Restrict minor children’s access to inheritance – This protects your children and keeps them from spending any of the money from inheritance. The usual time frame is 25-30 years old.

Shield the inheritance from tax concerns, divorce issues and creditors – Having a trust in place will help to protect the assets from taxes and divorce.

Consequences Of Not Having An Estate Plan

Estate plans are put in place not only to be your voice upon your passing, but also to express your wishes should you become incapacitated and are no longer able to make decisions for yourself. If you have not appointed an individual to make choices on your behalf, then the State will step in. If this occurs, your desires are left unknown and the State will step in to take over the process which is known as intestacy.

Intestacy rules vary from State to State. In general, however, the distribution of assets by intestacy requires a probate proceeding. Most families hope to avoid probate when a family member passes as it is costly, time consuming, and open to the public. It is also frowned upon as there is no way for the state to know what your desires would have been so your assets are distributed as they see fit.

If you do not have proper documentation in place and become incapacitated a judge will decide for you who will be in charge of you and your assets.  This process is known as guardianship and conservatorship. It can be quite expensive for your family even if there isn’t a disagreement on your care or asset distribution. It can often cost more than what would have been paid to have in place a proper estate plan.

In order to avoid this situation, it is crucial to take the appropriate steps which can include an all-inclusive estate plan with a living trust and power of attorney in place.  This ensures that if you become disabled or pass away the division of your assets along with your desired wished-for care are known by your family and easily executed without burdening your family.

Common Mistakes

Procrastination

When you least expect it, emergency situations can occur. It’s better to have an estate plan in place proactively, as opposed to not being prepared.

Not Updating the Estate Plan

It could be that when one was doing estate planning, the family was still small. With time, children are born, issues like divorce and deaths occur and other family matters. When an individual fails to update the plan, this may result in complications. It is crucial with every major change that your estate plan is updated.

Not Finding the Best Legal Advice

It is important to choose an experienced estate planning attorney, particularly within your State.

Do You Need An Attorney?

When creating an estate plan, it is always better to hire a professional than attempt to DIY. Although many people think they can write their own wills, the truth is, they’ll most likely leave out vital information. Moreover, your estate plan will not be sufficient in the event a will or trust is contested in court. You will save a significant amount of time and money when having a professional draft your estate plan.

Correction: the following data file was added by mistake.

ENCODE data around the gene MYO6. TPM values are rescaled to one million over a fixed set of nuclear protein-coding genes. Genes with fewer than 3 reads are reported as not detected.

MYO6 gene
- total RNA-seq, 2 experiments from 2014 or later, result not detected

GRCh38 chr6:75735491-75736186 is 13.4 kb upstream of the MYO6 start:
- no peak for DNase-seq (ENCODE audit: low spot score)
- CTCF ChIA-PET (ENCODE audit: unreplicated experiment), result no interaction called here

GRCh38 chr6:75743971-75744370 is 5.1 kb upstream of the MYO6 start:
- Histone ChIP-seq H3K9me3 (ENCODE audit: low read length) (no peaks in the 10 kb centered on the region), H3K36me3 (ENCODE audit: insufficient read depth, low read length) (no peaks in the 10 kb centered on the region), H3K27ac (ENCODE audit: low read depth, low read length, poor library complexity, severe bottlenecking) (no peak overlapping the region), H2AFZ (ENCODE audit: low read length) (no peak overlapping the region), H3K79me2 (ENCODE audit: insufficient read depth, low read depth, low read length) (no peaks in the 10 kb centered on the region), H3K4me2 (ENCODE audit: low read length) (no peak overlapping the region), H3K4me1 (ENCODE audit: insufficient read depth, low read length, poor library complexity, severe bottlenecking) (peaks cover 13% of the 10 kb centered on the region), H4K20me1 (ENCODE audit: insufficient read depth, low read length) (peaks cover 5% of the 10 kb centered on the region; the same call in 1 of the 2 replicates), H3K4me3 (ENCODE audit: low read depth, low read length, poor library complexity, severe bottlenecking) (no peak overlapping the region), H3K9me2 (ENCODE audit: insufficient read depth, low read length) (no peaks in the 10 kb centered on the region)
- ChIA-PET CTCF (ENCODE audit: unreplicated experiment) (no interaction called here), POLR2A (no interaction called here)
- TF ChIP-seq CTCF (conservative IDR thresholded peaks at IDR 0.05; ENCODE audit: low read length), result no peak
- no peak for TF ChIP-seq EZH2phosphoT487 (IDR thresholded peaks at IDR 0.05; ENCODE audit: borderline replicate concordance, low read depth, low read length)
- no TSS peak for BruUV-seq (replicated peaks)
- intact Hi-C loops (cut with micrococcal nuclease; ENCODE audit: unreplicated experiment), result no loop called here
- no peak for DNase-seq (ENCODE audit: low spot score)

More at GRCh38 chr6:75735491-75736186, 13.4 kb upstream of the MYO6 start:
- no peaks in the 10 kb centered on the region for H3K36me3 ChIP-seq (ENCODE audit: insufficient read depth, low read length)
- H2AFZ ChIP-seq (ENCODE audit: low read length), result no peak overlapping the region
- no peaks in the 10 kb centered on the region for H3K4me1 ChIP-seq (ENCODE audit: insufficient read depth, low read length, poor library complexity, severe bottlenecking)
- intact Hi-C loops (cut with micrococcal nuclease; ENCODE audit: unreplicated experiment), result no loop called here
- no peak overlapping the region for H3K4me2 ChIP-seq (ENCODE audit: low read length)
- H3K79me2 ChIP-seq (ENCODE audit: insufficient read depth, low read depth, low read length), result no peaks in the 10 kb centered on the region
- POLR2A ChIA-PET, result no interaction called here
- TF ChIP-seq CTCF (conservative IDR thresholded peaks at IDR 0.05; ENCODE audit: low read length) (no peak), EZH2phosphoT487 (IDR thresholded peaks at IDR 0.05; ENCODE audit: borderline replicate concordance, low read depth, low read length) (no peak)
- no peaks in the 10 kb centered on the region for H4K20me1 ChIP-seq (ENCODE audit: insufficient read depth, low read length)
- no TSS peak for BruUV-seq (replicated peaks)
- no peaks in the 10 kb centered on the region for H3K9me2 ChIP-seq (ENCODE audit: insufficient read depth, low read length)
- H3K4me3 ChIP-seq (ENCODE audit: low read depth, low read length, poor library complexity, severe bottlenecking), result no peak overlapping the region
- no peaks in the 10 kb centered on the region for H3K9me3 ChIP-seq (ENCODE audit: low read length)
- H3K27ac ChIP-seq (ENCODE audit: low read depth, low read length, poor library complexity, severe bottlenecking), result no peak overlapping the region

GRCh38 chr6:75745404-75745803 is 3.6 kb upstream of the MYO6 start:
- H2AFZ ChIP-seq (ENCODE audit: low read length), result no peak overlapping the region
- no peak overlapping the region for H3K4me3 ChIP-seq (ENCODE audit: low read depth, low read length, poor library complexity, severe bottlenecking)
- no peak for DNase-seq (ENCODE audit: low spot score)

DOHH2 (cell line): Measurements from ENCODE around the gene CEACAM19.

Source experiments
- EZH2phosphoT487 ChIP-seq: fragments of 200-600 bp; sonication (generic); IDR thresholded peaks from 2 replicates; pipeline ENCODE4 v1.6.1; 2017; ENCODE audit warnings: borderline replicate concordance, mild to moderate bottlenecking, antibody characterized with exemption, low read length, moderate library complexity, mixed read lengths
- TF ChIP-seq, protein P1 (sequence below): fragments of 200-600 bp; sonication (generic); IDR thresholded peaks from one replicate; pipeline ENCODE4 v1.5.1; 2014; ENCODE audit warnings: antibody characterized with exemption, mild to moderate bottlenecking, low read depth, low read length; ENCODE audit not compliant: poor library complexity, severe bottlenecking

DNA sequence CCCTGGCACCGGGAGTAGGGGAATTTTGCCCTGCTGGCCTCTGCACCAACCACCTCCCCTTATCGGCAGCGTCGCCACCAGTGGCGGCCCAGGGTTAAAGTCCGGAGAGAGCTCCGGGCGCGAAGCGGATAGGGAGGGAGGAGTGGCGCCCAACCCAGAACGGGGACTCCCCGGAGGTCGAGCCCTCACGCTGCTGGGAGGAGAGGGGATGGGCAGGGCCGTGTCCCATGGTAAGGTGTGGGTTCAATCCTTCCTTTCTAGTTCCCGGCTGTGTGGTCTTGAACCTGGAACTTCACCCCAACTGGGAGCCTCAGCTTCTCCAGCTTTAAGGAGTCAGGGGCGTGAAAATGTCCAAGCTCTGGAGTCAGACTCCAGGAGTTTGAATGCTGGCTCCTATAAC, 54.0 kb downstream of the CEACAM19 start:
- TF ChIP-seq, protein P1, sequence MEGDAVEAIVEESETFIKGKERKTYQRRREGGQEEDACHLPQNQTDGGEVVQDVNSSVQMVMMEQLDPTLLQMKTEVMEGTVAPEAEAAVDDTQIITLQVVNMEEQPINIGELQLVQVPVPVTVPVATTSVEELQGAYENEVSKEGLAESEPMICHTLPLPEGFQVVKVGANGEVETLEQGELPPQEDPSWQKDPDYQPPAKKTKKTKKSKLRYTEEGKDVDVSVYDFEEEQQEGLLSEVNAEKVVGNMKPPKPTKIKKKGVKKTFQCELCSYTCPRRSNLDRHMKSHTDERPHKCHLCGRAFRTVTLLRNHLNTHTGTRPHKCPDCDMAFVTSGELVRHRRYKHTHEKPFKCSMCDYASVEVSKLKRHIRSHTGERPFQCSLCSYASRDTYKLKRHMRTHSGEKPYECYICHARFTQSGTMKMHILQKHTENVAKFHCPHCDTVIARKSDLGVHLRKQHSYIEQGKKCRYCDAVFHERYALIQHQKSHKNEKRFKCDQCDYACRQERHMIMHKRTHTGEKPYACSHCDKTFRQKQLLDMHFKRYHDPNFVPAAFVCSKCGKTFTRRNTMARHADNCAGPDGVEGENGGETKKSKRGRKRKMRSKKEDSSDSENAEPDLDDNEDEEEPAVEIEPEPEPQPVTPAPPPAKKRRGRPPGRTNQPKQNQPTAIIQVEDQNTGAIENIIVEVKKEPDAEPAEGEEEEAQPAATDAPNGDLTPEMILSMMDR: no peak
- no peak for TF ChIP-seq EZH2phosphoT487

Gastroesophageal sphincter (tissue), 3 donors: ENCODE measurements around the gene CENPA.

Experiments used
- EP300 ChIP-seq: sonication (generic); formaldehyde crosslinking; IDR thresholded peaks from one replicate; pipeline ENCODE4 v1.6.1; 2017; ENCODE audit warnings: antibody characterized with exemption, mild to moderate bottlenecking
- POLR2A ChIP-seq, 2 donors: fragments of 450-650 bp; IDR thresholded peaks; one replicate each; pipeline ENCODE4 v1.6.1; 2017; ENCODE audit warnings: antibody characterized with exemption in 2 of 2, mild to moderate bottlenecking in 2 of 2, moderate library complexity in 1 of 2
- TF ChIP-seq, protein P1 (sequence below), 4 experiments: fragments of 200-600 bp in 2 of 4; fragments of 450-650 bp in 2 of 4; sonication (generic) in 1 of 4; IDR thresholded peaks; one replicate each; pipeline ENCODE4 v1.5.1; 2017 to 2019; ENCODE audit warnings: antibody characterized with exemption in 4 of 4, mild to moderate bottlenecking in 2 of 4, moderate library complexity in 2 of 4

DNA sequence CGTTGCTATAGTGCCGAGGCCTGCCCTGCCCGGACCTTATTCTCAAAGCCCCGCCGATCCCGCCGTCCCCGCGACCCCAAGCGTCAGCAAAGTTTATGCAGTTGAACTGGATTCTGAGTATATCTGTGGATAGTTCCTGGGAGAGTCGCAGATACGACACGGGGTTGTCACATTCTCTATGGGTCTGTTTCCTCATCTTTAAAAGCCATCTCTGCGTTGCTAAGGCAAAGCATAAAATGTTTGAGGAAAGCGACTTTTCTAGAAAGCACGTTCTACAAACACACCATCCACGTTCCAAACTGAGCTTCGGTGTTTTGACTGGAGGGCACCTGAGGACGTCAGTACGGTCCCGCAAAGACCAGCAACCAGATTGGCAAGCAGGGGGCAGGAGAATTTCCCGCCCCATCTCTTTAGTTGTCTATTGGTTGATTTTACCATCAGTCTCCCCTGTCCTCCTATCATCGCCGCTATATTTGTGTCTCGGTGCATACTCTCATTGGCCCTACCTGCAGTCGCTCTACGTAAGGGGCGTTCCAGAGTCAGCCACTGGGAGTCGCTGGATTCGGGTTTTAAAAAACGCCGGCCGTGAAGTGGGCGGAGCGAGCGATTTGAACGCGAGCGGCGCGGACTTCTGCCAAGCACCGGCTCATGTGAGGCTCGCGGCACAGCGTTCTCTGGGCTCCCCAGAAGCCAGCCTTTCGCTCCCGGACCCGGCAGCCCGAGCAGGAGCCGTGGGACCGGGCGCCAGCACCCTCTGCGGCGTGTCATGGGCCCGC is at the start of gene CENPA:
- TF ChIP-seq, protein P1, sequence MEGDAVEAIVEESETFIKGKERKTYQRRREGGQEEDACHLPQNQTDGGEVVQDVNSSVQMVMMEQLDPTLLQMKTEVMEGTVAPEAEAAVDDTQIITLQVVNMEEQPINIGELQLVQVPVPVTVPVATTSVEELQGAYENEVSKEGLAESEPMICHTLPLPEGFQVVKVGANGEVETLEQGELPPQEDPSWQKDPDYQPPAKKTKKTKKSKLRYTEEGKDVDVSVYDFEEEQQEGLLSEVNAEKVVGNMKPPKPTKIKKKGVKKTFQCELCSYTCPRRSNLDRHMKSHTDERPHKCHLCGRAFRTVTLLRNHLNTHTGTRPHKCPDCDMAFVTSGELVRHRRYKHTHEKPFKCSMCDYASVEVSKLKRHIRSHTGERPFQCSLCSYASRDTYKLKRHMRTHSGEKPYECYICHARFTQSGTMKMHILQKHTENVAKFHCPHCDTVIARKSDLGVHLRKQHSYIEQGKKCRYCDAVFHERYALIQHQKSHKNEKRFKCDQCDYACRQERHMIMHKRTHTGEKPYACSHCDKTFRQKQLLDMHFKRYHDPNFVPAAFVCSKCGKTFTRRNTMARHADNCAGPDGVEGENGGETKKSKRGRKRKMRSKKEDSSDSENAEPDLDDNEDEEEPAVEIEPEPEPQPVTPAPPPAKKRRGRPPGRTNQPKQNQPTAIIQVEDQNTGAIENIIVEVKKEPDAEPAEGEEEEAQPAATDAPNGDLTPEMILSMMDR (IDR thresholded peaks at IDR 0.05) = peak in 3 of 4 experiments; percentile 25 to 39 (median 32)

An estate plan isn’t just a will. In reality, there are a variety of different estate planning documents you’ll need to ensure your estate is handled properly.

Instead of doing it yourself, let that responsibility fall on a professional with years of experience in writing these documents.

Michigan Estate Planning

Like many areas of law, certain States have their own specific set of laws regarding estate planning. For example, in Michigan, you may avoid probate if your estate qualifies as a “small estate.” According to Mich. Comp. Laws 700.3983,

“Upon a showing of evidence, satisfactory to the court, that the decedent’s funeral or burial expenses are unpaid or were paid by a person other than the estate, and if the balance of the gross estate after payment of the expenses would consist of property of the value of $15,000.00 or less, the court shall order that the property be first used to pay the unpaid funeral and burial expenses, or to reimburse the person that paid those expenses, and may order that the balance be turned over to the surviving spouse or, if there is not a spouse, to the decedent’s heirs.”

There are many other aspects to avoiding probate, and Michigan estate planning in general. As a result, it’s important to consult with an experienced lawyer that has knowledge of the law specific to your State.

Conclusion

Estate planning remains very important for families and should never be ignored or put off. Here are the main points regarding estate planning basics:

  • It’s never too early to start. In fact, one should start as soon as possible.
  • Planning an estate is not limited to setting up a will, but also important for emergency situations.
  • Ensuring security for yourself and loved ones is important; it’s best to have your estate planned with an experienced professional.

About The Author

Sean J Nichols, PLLC is a Michigan law firm for estate planning with years of experience. If you have questions about estate planning basics and would like to speak with one of our experienced lawyers, call our offices today (734) 386-0224